Linux Format July 14 Issue 185

Build a Linux PC!
Linux Format July 14 Issue 185

Buy a product

  • £8.49
  • Includes Shipping
  • Buy now

In Linux Format July 14 Issue 185:

The Linux Format team genuinely hope you love this issue, as we think it shows how GNU/Linux is touching every aspect of not just the computing world, but our everyday lives too. Nothing highlights this better than our lead news story and the fallout from Heartbleed. Suddenly the world woke up and realised an open source project – OpenSSL – was a vital element in their lives, but from a near-disaster comes an amazing new solution. Unlikely bedfellows Microsoft, Google, Facebook, Amazon and the Linux Foundation – just to mention a few – announced the Core Infrastructure Initiative. A non-profit consortium to provide funding for the Internet’s most vital infrastructure projects. It’s the best result to come from such a crisis and you can read about it in this issue.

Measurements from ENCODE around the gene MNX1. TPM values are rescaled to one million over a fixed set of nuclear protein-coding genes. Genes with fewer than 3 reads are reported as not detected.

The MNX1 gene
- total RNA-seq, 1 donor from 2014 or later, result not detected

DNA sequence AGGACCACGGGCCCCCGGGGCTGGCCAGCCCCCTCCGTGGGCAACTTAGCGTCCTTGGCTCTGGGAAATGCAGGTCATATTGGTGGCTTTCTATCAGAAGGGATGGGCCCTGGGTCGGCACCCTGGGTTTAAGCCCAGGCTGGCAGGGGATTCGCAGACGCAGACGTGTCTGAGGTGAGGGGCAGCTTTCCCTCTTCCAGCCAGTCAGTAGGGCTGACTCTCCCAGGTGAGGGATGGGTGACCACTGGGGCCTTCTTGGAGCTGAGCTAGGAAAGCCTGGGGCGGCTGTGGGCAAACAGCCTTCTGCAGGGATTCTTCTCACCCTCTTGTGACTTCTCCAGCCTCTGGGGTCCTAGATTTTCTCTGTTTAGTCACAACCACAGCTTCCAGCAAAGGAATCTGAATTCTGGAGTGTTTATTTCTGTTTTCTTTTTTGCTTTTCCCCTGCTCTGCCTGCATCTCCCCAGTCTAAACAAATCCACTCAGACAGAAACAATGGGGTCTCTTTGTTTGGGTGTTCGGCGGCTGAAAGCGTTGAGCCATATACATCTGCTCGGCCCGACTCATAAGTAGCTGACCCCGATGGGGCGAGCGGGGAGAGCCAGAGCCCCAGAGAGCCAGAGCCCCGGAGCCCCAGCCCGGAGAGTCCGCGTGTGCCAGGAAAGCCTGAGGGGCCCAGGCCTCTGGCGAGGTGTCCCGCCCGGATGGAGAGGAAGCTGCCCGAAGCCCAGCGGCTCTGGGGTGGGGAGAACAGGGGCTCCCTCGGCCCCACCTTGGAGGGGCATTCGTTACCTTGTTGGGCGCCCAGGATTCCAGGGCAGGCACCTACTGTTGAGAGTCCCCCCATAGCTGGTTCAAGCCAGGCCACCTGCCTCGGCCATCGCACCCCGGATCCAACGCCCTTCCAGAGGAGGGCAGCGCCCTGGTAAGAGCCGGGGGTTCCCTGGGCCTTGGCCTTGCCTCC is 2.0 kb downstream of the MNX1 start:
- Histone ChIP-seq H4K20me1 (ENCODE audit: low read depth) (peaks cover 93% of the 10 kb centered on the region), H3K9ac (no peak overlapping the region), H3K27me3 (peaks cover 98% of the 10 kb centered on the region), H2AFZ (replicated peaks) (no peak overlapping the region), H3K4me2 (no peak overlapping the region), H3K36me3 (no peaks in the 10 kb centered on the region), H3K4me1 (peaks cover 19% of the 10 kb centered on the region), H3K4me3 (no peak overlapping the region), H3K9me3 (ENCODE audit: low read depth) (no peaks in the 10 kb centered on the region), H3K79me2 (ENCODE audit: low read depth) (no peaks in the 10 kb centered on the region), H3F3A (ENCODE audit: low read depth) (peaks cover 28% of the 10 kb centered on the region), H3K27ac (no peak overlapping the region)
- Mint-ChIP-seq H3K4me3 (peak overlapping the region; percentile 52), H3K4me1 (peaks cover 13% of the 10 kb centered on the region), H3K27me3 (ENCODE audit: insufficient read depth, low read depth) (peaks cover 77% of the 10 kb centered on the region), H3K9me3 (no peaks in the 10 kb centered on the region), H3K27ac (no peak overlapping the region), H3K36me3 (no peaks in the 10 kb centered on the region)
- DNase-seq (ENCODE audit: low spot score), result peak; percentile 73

It is one of the failings of the FOSS world – or perhaps more generally humanity – not to bang its drum enough to raise awareness of these vital projects to ensure they’re fully backed, before disaster strikes rather than after. But when projects are run by developers rightly more interested in the coding than promotion, it’s an inevitable side effect. More cheerfully we have another mad-packed issue full of interesting, fun and useful projects. For Raspberry Pi owners we’re showing you how to hack Minecraft Pi and build an in-game trebuchet. Discover how to design and 3D print your own Pi case and if that’s not amazing enough it’s time you got stuck into OpenStack and use DevStack to create your own personal VM-based cloud computer.

Of course, the cover feature this issue speaks for itself. We’re encouraging you all to build your own Linux machines, whether that’s desktop systems, mini-media centres or your own home server. Now is a fantastic time to build a system with even entry-level components offering fabulous performance. Fancy something more lightweight? You could buy a Chromebook and put Linux on that using the guide. There’s so much going on it’s hard to cram it all in!